Shortened schedule an advantage for Blues

The Blues believe they won't have the growing pains that others might endure during the compact NHL schedule

ST. LOUIS - A six-day training camp, no preseason games and six games in nine days to start the regular season would seem to be a tough situation for teams to face as the NHL schedule kicks off on Saturday.

The St. Louis Blues feel it plays right into their hands.

A team that returns their coach, both goalies, virtually their entire lineup from last year and the momentum from winning their first playoff series in a decade, the Blues figure they won’t have the growing pains that others might endure early in the season.

“I think we’re in a good spot,” coach Ken Hitchcock said. “I think we’re in a real good spot. What we do with it is up to us, but mentally I think we’re in a good spot. We’re not making a lot of changes to our system, we think we have a good way to play and we’re just going to keep building on it and hopefully we can get going right away.”

A big reason the Blues are excited about competing within a condensed 48-game schedule in barely three months is because of returning netminders Jaroslav Halak and Brian Elliott. The two combined to win the Jennings Trophy a season ago by allowing the fewest goals in the NHL.

The Blues play 10 sets of games on back-to-back nights and will play 41 of their 48 games with either zero or one day of rest. Both goalies figure to get plenty of work and both should stay relatively rested.

How many other teams will have the luxury to feel as confident in both of their goalies as the Blues? Not many. While other teams are overworking their starters, the Blues will be alternating on a nightly basis without much dropoff.

Up front the Blues have very few changes either. Only defenseman Carlo Colaiacovo is gone from a rather impressive defensive unit and his replacement – prospect Ian Cole – looked impressive during sporadic time in St. Louis last year.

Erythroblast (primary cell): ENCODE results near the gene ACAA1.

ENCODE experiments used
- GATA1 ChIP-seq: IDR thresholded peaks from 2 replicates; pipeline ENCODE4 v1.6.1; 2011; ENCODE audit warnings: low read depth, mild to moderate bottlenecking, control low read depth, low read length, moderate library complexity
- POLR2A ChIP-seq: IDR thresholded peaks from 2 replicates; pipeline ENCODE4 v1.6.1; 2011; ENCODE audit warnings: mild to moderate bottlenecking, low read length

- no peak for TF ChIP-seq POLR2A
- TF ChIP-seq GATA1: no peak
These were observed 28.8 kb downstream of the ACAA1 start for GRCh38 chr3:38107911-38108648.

Veteran Jason Arnott is the only subtraction from the forwards but he’s being replaced by Russian sensation Vladimir Tarasenko, who most expect to make an immediate impact for the Blues on a line with Alex Steen and Andy McDonald.

“I think it’s going to be great,” said Blues forward T.J. Oshie. “As far as ‘D’ pairings and as far as the lines go, everyone has played with everyone except for maybe a couple guys but there’s going to be some instant chemistry that we don’t have to find and need to build. It’s already there. That should be pretty good for us to get a good start.

“With us being so familiar with each other and the systems and what we need to do, that’s going to put us one step closer to our end goal.”

While some teams are spending the six-day training camp and likely the first few weeks of the season trying to get to know the tendencies of their new free agent or trade additions, the Blues won’t be in the same boat.

The Blues already know Hitchcock’s system and they already know how they fit within it. It figures to be an obvious advantage as the season gets going this weekend.

“I think that’s extremely important,” said defenseman Kevin Shattenkirk. “You look at some of the best teams in the Western Conference and the league, they’ve kept most of their teams together and that’s why they are so successful and I think with what we have here, it’s a huge, huge advantage if we can make it that. I know we’re all comfortable with each other.”

Added Barret Jackman, the longest tenured Blue,  “There’s been a lot of changes throughout the league, big players going to different teams and a lot of moving parts on different teams but here, it’s the same team and we have a lot of depth so that will help carry us, especially the first part of the season. The depth and chemistry we had last year will help.”

The Blues open the season Saturday night against the Detroit Red Wings at Scottrade Center. Coverage on FOX Sports Midwest begins at 6:30 p.m. CT.